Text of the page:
Be aware of the language you use, especially around mental health, and try and challenge yourself not to use stigmatising language and ask others not to use it if you notice it being used.
Avoid using terms like “crazy” or “mad”. If you’re talking about a situation, think of other descriptive words, like “hectic” or “chaotic”, and if you’re talking about a person you could try words like “distressed” or “angry”.
If you notice others using these words casually, try to ask them to use different words. You could say something like “hey, I’d prefer it if you didn’t use the word ‘crazy’ – it can have a bad impact on people who have experienced mental ill-health – could you use the word ‘hectic’ instead?”
Some terms based on specific mental illnesses can also lead to stigma, prejudice, and discrimination.
Terms such as “psychotic”, “schizo”, “manic” have been used to discriminate against people.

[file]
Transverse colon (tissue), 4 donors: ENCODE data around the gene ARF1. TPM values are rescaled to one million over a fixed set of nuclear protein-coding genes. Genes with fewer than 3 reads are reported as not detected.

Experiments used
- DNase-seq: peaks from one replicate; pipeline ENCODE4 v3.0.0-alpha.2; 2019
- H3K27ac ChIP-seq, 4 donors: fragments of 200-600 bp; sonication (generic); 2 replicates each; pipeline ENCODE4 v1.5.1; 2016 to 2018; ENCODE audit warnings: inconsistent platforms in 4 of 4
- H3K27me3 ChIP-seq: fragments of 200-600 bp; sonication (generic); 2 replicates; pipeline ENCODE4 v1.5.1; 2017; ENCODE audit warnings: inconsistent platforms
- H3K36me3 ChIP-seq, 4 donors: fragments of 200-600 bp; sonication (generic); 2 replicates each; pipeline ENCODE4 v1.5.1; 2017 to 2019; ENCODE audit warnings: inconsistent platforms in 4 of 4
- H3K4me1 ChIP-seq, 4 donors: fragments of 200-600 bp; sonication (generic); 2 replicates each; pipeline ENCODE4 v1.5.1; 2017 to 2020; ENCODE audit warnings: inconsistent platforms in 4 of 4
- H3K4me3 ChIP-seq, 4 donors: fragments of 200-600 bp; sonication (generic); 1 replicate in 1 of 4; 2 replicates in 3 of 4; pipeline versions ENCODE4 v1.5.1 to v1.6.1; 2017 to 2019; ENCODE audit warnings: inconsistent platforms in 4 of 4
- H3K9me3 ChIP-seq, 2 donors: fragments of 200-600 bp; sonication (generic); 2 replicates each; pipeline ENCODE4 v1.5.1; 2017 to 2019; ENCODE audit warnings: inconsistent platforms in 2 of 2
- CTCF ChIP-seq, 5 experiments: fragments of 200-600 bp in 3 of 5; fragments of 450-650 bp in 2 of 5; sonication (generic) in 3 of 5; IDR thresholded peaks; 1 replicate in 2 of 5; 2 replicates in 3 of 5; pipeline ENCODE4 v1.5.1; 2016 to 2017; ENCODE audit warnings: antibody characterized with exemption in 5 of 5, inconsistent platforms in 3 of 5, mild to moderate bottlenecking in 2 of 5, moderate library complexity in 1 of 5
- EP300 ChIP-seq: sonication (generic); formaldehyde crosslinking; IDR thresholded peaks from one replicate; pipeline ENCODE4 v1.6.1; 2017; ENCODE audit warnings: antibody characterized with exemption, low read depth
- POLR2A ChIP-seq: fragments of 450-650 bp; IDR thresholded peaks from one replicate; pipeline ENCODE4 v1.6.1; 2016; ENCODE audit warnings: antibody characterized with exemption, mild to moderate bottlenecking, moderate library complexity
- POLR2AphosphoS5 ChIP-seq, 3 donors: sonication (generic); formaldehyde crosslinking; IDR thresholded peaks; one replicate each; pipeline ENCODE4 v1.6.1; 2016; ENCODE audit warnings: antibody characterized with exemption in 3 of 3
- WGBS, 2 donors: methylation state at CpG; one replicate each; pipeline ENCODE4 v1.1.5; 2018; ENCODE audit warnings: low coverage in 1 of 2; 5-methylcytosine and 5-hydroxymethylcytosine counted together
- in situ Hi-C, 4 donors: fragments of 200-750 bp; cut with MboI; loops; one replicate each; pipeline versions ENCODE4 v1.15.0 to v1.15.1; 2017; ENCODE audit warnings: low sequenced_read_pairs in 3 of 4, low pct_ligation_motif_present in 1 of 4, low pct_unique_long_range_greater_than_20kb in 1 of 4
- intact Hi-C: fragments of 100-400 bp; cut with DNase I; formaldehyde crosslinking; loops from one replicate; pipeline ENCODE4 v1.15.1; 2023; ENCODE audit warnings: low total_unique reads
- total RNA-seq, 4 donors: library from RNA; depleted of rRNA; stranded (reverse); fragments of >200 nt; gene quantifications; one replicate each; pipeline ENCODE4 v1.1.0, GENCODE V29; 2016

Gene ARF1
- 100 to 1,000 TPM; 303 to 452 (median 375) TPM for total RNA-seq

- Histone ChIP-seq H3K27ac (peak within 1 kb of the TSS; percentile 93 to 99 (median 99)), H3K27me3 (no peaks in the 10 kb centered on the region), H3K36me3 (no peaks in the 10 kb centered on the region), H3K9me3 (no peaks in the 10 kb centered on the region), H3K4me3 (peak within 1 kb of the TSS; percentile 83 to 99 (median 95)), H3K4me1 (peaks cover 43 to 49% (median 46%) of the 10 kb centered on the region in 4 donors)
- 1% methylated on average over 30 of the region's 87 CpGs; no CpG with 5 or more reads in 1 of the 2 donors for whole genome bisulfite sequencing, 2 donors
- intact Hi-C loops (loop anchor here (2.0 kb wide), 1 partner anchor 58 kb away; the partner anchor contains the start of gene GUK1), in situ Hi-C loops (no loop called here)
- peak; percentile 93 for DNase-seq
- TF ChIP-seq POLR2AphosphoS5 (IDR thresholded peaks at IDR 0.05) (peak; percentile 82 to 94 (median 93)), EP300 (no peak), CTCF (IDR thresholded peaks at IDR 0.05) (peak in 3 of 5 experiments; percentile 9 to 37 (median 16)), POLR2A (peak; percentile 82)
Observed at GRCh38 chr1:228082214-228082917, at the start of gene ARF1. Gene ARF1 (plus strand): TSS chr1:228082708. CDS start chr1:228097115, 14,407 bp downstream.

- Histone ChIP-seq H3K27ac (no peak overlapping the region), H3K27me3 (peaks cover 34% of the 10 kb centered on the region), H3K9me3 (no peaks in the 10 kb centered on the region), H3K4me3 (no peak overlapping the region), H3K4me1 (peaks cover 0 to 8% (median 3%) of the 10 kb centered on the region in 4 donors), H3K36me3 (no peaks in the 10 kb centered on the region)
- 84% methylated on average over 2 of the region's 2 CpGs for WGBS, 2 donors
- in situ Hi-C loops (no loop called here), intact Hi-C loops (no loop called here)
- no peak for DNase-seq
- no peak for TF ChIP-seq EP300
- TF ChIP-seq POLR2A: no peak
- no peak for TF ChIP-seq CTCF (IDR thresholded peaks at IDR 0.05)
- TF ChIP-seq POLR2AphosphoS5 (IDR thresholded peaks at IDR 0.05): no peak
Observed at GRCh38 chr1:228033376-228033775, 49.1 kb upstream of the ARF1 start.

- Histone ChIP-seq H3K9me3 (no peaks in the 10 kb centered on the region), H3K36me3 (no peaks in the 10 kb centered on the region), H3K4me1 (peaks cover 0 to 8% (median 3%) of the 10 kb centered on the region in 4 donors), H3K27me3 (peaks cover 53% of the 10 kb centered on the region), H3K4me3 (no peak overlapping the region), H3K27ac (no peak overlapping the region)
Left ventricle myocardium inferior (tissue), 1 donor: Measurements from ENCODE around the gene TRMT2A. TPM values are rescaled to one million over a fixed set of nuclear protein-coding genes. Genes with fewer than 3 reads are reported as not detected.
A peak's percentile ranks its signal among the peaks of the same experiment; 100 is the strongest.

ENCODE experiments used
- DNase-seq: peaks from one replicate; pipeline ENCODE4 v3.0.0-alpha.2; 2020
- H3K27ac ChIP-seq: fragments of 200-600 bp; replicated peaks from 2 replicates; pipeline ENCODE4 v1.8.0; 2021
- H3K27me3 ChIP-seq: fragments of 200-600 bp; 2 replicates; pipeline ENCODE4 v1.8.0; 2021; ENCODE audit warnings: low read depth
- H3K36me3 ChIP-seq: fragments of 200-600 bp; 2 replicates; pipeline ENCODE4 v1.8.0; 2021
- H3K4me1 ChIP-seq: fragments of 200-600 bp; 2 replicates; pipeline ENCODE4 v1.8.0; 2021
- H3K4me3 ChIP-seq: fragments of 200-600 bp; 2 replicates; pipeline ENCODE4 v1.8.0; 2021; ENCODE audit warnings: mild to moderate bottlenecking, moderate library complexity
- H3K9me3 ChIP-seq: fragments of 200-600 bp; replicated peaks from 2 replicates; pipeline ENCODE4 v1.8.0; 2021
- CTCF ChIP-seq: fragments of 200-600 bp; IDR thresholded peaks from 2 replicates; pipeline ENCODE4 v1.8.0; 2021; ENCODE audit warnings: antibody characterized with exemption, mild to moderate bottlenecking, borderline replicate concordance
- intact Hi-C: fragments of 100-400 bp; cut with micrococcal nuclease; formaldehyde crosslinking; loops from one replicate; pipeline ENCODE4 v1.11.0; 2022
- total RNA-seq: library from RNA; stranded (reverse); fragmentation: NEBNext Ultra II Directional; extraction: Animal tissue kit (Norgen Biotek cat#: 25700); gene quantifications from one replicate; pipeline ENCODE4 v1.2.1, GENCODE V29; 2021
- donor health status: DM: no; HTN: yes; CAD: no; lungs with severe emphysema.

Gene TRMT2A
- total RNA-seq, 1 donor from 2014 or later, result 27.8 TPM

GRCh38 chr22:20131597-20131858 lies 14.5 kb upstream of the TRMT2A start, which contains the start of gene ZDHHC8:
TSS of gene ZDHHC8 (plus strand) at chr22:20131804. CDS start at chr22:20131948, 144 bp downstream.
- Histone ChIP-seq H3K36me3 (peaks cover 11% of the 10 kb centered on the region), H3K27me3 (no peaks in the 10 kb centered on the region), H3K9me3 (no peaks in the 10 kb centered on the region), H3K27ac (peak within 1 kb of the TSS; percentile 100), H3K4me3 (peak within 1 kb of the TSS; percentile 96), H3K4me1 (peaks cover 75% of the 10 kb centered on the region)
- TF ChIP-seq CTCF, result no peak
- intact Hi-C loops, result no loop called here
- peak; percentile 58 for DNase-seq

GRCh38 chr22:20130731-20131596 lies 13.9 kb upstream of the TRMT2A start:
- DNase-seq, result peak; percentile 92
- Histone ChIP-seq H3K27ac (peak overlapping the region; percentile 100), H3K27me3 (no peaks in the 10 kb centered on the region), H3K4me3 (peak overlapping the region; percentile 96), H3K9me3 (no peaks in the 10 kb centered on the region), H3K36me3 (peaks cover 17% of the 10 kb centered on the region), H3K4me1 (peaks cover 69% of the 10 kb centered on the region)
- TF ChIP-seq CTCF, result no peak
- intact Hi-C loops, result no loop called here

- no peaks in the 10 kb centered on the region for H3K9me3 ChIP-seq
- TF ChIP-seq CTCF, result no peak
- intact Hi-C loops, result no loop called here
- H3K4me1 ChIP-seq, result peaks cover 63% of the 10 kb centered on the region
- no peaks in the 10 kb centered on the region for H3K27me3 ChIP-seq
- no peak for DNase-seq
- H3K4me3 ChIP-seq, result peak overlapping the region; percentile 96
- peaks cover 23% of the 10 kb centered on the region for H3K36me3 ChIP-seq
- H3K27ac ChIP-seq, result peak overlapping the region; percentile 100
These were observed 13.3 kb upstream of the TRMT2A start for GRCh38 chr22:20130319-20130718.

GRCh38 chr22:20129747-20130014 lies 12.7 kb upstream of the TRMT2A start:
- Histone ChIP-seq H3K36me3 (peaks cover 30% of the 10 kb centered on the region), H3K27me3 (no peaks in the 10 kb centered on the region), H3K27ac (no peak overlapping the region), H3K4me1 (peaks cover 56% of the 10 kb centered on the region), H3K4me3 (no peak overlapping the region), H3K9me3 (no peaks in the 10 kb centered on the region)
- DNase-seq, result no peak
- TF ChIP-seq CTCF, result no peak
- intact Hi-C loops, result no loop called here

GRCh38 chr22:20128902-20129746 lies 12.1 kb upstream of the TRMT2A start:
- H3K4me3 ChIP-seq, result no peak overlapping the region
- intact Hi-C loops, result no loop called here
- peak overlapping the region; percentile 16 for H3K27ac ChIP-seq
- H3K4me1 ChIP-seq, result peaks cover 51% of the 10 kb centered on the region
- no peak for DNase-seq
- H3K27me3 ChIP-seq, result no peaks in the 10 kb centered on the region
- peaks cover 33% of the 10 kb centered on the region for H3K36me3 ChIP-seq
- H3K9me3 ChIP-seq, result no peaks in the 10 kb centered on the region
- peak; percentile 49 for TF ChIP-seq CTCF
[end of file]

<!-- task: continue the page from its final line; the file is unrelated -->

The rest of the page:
It might be tempting to use these terms when someone’s behaviour is awful or incomprehensible. However, there is a difference between behaviour and mental illness. Most people who have received diagnoses of schizophrenia, bipolar disorder, and others will never engage in those behaviours which are labelled with these terms, and many people without a diagnosis (and who don’t meet the criteria for diagnosis) will behave in ways that are awful and incomprehensible.
Separating behaviours from diagnoses is important to challenging mental health stigma and prejudice. To challenge this form of stigma, try to be aware of words you use that are based in a diagnosis or symptom and find other words that describe the behaviour, rather than a diagnosis.
Illness-specific terms are also sometimes used jokingly to describe behaviours, like when someone who has a preference for tidiness says “oh, I’m so OCD”. This can make the impact of OCD seem unimportant when it can be extremely difficult for individuals who experience it. It’s best to avoid using illness-specific terms in this way.